By Chris Lane
By Jeff Balke
By Aaron Reiss
By Angelica Leicht
By Dianna Wray
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By Camilo Smith
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Campbell, who insists the outcome of the last session was indeed a victory, has no apologies for his added take-home pay. "The board reviewed my salary, the chancellor did a months-long [review] and then this last spring I was given a raise," replies the vice chancellor.
Murray finds the system's defense transparent. "They argued that the Legislature changed the funding formula. So why did they change the formula?" he asks. "Because the system didn't make a case for them not to change it. They act as if things happen in Austin because of divine wisdom."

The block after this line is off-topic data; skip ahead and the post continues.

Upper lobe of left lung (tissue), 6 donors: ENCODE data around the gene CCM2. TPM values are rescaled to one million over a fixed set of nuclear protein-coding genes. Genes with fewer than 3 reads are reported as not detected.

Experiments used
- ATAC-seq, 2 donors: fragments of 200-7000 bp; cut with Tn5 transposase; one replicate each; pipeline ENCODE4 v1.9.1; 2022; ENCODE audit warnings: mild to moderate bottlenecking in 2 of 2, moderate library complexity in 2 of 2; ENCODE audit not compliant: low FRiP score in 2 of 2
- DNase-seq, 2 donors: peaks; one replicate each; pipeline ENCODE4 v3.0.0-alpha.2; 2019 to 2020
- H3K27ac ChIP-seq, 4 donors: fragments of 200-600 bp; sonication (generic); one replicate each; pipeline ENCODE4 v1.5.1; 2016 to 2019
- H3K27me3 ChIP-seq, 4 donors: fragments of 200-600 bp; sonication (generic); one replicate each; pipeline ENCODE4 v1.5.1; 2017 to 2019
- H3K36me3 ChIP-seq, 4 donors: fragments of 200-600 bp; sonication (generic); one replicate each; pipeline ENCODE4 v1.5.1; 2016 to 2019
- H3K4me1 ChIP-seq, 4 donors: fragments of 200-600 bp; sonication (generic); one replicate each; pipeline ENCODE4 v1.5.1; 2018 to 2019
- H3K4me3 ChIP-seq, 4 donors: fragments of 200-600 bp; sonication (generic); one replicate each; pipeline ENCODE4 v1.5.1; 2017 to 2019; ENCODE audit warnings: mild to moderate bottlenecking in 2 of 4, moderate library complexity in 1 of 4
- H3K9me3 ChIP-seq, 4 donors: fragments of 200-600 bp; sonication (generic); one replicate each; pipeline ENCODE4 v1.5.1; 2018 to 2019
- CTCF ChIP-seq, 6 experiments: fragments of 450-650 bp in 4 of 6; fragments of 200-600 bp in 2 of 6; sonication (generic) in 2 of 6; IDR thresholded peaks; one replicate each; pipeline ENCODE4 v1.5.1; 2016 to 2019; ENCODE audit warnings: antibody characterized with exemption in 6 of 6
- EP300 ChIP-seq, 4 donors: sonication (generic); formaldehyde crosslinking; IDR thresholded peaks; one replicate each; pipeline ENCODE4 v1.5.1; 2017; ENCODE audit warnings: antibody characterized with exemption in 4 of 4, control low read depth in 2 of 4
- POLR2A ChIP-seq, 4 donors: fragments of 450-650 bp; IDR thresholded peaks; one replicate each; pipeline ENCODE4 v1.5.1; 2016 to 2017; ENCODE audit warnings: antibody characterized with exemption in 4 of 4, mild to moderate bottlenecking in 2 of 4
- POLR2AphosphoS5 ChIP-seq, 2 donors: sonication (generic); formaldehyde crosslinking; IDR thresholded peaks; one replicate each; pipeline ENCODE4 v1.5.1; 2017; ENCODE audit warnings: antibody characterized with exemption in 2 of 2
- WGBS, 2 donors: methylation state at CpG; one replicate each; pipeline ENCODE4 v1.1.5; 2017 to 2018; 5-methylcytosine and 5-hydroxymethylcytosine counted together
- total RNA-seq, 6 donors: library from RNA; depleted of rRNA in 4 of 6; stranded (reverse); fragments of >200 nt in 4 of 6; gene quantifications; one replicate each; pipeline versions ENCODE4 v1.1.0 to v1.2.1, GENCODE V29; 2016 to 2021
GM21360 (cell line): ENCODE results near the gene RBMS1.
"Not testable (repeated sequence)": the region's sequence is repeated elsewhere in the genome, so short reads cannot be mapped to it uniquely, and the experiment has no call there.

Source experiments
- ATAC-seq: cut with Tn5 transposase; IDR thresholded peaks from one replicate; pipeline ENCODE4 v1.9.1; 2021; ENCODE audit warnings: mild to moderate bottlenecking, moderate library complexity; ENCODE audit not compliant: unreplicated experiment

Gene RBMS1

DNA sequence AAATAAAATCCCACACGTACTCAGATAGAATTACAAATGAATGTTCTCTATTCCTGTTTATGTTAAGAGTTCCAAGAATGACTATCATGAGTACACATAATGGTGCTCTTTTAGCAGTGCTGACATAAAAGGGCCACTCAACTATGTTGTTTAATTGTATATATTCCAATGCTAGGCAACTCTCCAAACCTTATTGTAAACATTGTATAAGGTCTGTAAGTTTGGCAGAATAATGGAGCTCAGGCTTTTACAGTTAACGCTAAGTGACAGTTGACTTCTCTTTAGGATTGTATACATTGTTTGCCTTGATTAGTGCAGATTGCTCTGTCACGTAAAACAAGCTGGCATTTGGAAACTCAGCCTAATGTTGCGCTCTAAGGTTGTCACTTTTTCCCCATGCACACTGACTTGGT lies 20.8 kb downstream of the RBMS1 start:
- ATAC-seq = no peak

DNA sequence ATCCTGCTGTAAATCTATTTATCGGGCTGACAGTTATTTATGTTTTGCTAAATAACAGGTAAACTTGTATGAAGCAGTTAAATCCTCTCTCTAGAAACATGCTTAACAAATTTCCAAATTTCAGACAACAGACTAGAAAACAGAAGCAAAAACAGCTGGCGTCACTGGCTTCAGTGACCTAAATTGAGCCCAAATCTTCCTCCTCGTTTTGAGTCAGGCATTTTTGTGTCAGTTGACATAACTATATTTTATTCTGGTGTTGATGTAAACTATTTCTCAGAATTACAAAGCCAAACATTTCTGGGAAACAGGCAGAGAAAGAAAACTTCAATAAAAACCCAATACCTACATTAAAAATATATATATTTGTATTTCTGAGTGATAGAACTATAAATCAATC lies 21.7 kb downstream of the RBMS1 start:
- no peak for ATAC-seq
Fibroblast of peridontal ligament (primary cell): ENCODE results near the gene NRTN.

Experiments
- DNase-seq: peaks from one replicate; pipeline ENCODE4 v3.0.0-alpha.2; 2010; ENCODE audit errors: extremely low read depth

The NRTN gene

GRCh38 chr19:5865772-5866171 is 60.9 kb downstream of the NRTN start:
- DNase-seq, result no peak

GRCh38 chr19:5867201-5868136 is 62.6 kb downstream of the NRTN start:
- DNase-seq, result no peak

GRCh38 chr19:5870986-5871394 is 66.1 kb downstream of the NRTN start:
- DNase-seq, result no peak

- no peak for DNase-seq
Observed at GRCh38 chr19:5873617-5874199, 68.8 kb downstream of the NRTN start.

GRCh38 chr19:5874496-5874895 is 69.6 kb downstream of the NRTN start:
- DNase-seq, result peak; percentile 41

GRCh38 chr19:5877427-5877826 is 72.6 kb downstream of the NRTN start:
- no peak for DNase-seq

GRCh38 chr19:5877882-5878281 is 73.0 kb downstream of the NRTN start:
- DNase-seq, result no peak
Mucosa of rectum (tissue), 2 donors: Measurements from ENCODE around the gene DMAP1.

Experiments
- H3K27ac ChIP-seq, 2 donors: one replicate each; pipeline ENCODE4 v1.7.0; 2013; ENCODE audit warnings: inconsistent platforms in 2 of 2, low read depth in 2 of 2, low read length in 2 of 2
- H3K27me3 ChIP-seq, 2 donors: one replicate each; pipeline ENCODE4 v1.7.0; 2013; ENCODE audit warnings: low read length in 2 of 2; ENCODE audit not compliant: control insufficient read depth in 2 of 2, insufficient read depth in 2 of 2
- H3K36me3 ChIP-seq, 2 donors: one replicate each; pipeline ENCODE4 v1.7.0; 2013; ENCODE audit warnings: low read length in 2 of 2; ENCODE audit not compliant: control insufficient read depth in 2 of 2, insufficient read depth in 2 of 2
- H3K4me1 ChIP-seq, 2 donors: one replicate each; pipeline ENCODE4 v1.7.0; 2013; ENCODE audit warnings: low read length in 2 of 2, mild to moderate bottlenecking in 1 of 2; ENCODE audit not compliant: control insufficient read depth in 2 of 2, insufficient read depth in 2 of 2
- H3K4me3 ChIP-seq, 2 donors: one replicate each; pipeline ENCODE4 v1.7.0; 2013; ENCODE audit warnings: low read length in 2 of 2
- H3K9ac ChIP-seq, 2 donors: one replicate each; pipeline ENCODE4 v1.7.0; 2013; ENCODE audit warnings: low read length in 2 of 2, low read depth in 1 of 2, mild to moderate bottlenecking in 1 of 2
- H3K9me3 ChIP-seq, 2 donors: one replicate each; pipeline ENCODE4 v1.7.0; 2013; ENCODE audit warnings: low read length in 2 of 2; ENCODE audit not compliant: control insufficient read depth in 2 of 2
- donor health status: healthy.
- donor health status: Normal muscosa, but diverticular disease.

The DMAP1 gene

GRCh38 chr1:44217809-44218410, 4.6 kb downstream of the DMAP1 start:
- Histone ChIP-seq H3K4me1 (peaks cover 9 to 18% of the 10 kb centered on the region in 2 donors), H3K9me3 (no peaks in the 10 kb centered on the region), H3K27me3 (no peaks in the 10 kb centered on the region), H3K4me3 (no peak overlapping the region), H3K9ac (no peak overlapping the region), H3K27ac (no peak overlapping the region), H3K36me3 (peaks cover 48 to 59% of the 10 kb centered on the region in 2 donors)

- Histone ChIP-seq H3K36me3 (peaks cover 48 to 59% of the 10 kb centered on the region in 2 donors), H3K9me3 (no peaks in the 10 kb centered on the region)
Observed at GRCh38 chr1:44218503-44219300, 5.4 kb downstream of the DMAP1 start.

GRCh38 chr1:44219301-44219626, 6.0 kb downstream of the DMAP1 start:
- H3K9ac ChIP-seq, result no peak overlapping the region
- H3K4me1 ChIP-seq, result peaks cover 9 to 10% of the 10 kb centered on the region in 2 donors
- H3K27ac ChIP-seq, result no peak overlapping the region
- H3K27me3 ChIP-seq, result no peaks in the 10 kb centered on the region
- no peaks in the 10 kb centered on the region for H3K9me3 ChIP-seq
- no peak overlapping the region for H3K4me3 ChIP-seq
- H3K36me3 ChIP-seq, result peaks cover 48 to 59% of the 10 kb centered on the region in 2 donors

The political scientist puzzles why "we're in the worst position of any school, and we have the weakest lobbying effort. Seems to me it ought to be the reverse. The chiropractors -- they're vulnerable. They have one hell of a lobbying effort because the medical doctors are always trying to screw them. Here we're being screwed and we ought to have one hell of a lobbying effort."
Asked why a school administration and city government with so many of the same interests haven't cooperated more, Campbell is terse. "Well, you'll need to visit with the mayor about that. I'm not going to get into it .... Once we know what it is we're trying to accomplish, then you want to get everybody involved, everybody you can think of: chancellor, alumni, faculty, neighbors, everybody you can think of. Let's not worry so much about the how, as we should concern ourselves about the what."
And perhaps that's the core of the school's current problems. Everybody you talk to seems to have an idea of what they'd like to do to put the university on the right track, but given bureaucratic and budget constraints, nobody seems to know how to get there. By the time they figure it out, there just might not be a first-class university there anymore.